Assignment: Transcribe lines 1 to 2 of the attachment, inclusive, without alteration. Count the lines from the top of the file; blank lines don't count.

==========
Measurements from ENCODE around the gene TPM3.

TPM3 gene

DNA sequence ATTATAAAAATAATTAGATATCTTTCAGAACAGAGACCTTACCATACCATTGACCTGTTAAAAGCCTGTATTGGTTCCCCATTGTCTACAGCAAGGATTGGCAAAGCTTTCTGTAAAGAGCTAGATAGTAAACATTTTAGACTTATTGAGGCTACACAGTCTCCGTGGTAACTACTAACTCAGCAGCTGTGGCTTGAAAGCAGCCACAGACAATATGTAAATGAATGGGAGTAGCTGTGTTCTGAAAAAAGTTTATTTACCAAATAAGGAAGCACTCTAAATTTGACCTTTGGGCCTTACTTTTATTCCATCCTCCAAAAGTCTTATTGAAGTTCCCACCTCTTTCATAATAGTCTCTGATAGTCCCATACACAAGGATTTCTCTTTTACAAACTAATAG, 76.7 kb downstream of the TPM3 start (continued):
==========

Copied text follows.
Measurements from ENCODE around the gene TPM3.

TPM3 gene